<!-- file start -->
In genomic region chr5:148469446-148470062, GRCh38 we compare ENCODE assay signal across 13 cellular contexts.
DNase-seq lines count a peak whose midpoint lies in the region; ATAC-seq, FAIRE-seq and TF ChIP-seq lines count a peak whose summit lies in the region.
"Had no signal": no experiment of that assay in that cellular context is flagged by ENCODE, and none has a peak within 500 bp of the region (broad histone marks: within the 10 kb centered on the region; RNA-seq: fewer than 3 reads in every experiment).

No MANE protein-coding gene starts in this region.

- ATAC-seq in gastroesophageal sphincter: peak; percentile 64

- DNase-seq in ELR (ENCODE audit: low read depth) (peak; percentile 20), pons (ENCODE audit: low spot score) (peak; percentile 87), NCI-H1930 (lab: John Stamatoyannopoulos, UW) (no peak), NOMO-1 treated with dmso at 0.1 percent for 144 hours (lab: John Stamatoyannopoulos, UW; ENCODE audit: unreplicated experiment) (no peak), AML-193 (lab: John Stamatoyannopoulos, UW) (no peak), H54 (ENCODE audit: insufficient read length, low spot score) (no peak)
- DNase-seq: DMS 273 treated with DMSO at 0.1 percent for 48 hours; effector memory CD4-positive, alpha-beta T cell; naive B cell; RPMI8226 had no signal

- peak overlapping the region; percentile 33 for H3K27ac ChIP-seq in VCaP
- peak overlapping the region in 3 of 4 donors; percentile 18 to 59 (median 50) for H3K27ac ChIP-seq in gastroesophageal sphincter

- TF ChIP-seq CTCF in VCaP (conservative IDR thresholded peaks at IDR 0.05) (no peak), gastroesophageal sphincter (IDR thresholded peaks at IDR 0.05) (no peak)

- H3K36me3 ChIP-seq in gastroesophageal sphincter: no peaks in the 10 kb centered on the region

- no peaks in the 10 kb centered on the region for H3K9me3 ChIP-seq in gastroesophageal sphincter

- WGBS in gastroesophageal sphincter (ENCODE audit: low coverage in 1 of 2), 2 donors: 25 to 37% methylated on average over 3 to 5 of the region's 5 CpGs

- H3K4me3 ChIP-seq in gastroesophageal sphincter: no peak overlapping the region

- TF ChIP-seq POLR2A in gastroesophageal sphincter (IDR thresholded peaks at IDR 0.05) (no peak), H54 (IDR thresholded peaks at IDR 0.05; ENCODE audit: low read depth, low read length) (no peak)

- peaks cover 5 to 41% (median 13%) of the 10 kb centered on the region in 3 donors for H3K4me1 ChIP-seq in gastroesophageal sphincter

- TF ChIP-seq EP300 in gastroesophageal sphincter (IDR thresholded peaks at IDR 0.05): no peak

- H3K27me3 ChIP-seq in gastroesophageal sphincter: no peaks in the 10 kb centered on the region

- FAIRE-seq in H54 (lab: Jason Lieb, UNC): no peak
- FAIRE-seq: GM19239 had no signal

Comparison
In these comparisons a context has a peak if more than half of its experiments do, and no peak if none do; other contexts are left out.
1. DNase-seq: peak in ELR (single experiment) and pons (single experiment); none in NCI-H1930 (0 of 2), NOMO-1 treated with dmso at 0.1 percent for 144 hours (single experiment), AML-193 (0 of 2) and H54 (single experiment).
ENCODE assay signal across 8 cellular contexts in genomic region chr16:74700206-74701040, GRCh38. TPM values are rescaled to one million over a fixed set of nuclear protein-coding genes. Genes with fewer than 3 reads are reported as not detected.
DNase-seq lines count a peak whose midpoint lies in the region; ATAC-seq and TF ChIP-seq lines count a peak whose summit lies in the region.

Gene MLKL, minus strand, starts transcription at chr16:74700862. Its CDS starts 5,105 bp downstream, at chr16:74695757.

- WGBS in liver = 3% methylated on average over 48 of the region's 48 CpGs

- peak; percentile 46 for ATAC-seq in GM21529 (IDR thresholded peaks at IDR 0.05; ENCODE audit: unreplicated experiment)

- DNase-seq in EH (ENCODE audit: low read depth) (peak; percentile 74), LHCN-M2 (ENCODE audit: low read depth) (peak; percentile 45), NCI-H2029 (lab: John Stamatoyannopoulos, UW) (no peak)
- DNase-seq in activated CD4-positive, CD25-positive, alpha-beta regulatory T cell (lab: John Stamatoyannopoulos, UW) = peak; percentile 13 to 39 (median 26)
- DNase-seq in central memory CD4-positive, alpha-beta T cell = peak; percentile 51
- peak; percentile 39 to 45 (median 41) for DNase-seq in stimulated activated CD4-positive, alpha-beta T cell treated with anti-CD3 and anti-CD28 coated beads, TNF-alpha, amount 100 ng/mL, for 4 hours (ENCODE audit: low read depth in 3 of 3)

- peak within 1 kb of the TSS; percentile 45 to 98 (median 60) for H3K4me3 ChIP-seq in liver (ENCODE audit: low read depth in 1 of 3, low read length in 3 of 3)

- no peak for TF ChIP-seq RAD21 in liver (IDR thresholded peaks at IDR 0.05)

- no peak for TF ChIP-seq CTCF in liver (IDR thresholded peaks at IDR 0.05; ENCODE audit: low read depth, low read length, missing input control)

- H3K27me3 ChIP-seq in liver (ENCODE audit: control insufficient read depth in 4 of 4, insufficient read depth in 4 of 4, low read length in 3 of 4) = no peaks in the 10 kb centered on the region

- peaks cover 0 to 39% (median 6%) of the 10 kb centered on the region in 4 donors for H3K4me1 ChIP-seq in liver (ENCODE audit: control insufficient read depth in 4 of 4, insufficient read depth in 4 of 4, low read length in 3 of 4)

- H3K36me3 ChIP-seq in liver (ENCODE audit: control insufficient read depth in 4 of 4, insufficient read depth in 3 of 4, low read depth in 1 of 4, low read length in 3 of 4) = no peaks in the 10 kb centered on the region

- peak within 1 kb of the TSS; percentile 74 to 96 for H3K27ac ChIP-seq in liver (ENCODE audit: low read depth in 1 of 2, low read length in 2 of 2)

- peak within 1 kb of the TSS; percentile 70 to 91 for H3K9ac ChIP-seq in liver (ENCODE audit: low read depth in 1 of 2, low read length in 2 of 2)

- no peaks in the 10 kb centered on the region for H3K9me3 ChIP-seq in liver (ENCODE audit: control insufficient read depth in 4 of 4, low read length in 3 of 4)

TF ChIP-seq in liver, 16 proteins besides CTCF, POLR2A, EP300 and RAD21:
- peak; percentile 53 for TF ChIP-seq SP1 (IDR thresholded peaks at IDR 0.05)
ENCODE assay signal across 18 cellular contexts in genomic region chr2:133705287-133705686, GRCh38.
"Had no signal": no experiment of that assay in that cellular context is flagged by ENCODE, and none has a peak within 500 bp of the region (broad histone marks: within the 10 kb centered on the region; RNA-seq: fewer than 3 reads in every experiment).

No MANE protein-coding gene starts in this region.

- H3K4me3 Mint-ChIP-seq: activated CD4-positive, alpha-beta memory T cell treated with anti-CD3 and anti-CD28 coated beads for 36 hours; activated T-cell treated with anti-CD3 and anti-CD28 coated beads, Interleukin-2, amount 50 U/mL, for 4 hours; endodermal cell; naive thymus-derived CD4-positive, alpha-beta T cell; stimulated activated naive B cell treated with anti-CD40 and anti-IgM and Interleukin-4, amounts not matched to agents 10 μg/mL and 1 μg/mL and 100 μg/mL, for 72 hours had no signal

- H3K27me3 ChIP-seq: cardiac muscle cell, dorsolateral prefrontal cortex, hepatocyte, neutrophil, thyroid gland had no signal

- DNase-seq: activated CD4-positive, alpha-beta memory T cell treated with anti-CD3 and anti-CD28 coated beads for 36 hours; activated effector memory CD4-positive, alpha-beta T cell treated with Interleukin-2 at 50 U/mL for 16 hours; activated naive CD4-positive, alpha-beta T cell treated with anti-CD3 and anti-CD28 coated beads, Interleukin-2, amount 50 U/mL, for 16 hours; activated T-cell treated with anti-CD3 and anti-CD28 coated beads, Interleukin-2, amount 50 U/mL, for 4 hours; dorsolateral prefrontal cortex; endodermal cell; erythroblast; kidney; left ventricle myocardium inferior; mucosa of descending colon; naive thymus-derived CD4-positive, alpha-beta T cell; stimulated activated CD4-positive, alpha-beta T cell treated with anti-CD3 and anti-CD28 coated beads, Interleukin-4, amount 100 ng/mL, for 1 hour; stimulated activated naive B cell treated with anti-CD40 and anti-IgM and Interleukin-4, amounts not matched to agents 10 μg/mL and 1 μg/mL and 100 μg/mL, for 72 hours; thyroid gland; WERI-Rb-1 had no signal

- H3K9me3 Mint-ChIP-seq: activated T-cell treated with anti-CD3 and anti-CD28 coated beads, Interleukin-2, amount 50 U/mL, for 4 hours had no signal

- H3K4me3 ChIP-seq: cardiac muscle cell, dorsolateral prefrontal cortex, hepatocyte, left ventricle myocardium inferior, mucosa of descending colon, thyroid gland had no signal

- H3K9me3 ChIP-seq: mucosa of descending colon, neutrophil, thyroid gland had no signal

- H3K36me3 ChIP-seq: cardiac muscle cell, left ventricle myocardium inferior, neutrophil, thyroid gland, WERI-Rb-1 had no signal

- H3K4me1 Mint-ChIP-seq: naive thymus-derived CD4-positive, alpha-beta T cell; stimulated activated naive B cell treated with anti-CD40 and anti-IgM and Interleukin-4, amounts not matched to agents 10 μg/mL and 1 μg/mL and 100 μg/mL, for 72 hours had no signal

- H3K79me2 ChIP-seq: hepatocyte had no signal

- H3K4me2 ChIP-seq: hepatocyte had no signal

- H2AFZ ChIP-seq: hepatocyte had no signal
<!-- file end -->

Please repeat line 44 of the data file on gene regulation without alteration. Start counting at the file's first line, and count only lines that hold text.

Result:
ENCODE assay signal across 18 cellular contexts in genomic region chr2:133705287-133705686, GRCh38.